[Dixielandjazz] ESR: jazz survives mainly as fuzak

Edgerton, Paul A paul.edgerton at eds.com
Mon Nov 15 16:24:43 PST 2004

Rob McCallum wrote:
> But it's not because of a "decay" that Punk rock or trash novels or Kenny
> G or Jerry Springer or whatever exists, it's because people have the
> freedom to express and define themselves.  Defining "art," or "literature"
> or "music" is entirely up to each individual in this era.

I can't argue with that. But ESR's point was that certain "Genius Artists"
broke the connections with popular taste that kept an art alive -- and
funded. Once somebody like a John Coltrane has turned away from popular
appeal, his many lesser imitators will produce derivative music having
neither art nor popular appeal and  drive away the audience. In other words,
a genius can get away with -- and even make attractive -- things that in the
hands of lesser talents become distasteful.

Clearly there was no such thing as a mass market for music 100 years ago.
The only way to hear music was at a live performance, or perhaps a piano
roll. Musicians were acutely aware of the audience's reaction to their work.
Part of Louis Armstrong's genius is that he broke new musical ground and yet
was immensely popular. This was probably driven in part by Louis's desire to
please -- and be loved by -- everybody. In a sense, Louis himself was shaped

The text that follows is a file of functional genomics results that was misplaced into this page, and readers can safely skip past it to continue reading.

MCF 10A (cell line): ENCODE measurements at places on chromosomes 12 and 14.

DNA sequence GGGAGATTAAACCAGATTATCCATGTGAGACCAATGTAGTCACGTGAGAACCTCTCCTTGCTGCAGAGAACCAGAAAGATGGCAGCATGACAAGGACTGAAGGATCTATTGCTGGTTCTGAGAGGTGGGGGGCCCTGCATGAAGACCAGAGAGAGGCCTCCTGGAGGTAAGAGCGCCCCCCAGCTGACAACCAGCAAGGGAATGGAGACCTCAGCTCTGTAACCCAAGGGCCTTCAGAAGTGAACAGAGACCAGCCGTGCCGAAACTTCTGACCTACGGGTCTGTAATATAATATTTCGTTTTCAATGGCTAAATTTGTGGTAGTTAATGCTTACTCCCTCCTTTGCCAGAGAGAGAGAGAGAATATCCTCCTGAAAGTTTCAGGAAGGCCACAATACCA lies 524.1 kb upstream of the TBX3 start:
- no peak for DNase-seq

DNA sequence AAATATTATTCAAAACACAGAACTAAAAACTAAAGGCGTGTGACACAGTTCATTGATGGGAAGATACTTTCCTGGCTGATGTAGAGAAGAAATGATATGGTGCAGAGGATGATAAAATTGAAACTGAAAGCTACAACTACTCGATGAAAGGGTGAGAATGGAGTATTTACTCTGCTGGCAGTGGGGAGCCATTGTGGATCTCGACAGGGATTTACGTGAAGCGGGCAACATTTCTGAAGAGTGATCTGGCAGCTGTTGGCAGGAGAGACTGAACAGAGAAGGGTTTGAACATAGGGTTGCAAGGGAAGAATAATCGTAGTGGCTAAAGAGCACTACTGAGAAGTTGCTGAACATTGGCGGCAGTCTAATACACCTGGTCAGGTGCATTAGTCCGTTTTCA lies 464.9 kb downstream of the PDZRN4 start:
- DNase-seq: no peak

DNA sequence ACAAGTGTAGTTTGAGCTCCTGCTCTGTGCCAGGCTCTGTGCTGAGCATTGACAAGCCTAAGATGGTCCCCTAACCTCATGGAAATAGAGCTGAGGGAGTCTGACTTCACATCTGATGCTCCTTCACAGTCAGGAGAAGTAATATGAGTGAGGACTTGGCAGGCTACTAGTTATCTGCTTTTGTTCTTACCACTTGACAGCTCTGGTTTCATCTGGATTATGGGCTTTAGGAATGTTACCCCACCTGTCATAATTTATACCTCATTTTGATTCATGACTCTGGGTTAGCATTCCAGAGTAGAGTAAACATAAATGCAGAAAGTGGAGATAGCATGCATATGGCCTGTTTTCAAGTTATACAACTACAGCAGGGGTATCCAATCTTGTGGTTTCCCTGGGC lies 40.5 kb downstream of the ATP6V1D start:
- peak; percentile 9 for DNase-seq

by a kind of patronage system.

Sid Vicious, on the other hand, is a very good example of the imitators that
ESR thinks are destroying art. If Rock and Roll music was at first a popular
form of musical protest, then Sid Vicious has stripped as many of the
popular elements as possible leaving only protest -- protest against
anything popular or musical.

Perhaps as we move from an era of mass-markets into one of micro-markets,
the role of the audience will once again become decisive in guiding the
growth of artists. (Anybody care to discuss this idea?)

> The author is using the term "popular culture" as coded text to justify
> his romanticizing of a supposed lost cultural era.  Had he been alive
> 200 years ago, he'd have probably been equally disappointed.
If you mean to say that ESR is an elitist, I will readily agree. His
cultural frame of reference is very different from the one most DJML readers
know. I sincerely doubt his conceptual map is similar to ours. The trick is
to factor that out and see if there is anything we can learn from his point
of view.

Beethoven gave public concerts, and some of the things he did outraged his
audience. He had disdain for the patronage system ("There is only one
Beethoven!"). And yet his music spoke to people, and did so in a lasting
way. But then, he was a genius, not an imitator.

-- Paul Edgerton

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